As regular CFZ-watchers will know, for some time Corinna has been doing a column for Animals & Men and a regular segment on On The Track... particularly about out-of-place birds and rare vagrants. There seem to be more and more bird stories from all over the world hitting the news these days so, to make room for them all - and to give them all equal and worthy coverage - she has set up this new blog to cover all things feathery and Fortean.

Friday 15 June 2018

Name change to Canada Jay part of bid to become Canada's national bird

Updated: May 29, 2018

Birders and ornithologists across Canada are hoping that a name change will help revive a campaign to make the cheeky songbird the country’s national bird.

What was once known as the Gray Jay is now the Canada Jay. Earlier this month the change was announced by the American Ornithological Association (AOA), the U.S.-based group dedicated to the scientific study and conservation of birds.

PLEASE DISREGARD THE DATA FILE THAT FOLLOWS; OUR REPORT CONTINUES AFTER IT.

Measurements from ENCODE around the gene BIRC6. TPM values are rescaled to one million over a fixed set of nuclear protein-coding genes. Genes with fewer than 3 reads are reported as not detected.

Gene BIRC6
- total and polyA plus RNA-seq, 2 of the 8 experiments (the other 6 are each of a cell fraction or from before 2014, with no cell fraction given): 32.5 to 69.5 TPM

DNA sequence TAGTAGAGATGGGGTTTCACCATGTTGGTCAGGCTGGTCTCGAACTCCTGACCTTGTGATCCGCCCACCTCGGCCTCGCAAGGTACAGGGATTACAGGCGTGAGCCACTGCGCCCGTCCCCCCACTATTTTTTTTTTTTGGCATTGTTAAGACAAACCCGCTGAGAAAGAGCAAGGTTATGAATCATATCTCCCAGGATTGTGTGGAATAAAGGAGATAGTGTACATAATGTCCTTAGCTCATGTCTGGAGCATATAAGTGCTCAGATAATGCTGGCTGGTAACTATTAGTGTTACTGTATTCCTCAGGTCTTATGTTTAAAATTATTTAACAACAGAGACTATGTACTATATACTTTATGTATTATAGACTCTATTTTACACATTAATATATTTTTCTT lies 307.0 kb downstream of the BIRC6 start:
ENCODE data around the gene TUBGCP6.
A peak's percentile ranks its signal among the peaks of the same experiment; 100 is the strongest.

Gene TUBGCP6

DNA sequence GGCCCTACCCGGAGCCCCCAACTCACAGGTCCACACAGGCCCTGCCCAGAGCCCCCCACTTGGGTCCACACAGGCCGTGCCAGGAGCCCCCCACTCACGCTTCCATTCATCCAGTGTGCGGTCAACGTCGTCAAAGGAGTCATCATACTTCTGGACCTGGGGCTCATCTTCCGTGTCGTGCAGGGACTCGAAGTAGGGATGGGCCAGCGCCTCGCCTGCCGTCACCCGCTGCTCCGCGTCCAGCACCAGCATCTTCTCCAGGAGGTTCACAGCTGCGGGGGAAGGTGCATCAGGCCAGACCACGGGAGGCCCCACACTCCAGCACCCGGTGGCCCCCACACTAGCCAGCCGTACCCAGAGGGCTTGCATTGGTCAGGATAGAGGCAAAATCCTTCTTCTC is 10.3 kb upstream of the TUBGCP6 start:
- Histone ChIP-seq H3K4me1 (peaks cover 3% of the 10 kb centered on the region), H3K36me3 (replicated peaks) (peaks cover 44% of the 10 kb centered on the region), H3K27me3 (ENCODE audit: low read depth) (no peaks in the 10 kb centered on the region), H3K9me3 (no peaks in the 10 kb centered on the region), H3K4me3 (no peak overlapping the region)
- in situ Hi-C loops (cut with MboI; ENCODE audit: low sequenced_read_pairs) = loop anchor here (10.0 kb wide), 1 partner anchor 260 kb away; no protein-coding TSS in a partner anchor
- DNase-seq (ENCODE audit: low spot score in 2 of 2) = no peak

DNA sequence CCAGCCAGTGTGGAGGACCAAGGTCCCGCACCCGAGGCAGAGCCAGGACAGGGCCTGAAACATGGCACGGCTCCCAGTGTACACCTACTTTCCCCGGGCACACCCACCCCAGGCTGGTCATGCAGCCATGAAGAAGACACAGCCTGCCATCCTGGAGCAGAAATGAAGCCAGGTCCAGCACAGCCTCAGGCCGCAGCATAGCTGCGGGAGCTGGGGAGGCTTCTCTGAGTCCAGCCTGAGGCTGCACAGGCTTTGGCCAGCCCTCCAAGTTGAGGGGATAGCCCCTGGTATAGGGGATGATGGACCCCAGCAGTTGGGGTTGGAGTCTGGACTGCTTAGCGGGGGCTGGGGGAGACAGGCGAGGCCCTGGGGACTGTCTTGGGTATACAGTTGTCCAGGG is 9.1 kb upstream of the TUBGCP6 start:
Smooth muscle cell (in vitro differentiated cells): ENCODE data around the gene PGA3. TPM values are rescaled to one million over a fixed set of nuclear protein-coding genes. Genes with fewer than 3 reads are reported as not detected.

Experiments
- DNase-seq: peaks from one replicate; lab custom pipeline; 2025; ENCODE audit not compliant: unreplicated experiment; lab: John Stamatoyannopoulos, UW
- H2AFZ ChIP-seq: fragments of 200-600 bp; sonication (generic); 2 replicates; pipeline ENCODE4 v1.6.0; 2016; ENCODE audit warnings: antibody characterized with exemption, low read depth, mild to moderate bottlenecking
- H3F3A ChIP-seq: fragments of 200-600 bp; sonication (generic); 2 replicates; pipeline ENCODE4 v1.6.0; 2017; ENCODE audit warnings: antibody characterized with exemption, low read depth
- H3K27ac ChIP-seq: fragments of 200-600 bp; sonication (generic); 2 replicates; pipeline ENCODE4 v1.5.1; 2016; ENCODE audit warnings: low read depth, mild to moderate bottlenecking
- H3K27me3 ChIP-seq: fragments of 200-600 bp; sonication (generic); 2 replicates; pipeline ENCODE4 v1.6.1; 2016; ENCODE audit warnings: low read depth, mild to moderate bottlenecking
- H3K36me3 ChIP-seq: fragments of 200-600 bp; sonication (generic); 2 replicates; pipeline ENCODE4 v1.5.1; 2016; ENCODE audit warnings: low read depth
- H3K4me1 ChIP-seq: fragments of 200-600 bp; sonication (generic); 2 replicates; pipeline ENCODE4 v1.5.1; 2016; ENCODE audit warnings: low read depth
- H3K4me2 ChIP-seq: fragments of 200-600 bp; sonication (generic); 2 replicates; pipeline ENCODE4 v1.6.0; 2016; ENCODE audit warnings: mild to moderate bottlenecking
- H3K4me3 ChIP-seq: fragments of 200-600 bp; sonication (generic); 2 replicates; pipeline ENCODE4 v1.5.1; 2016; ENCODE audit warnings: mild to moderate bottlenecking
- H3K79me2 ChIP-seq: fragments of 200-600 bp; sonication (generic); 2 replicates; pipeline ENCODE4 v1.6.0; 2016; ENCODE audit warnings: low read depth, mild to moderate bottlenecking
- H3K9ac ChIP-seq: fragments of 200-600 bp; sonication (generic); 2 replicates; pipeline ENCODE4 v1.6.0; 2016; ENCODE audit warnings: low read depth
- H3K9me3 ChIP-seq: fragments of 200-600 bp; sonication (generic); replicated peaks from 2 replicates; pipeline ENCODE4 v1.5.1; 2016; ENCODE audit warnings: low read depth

In fact, the decision corrects what many consider a historical mistake. Canada Jay is a restoration of the English name the bird held from 1831-1957.

The new name for the songbird is exactly what David Bird, a retired McGill University wildlife professor, thinks will help convince the federal government to officially adopt the Canada Jay as the country’s national bird.

Bird speaks on behalf of Team Canada Jay, a loose group of about 50 birders, ornithologists and supporters. One of its prominent members is artist Robert Bateman.

Last year, the drive to single out the Gray Jay ran out of steam when the federal government said it wasn’t interested. The campaign had been started by the Royal Canadian Geographic Society which ran a National Bird Project and an online contest. Finishing first and second in voting were the common loon and snowy owl. But the society choose the third-place Gray Jay for a very good reason, Bird said. The loon is already Ontario’s provincial bird and the snowy owl, Quebec’s.

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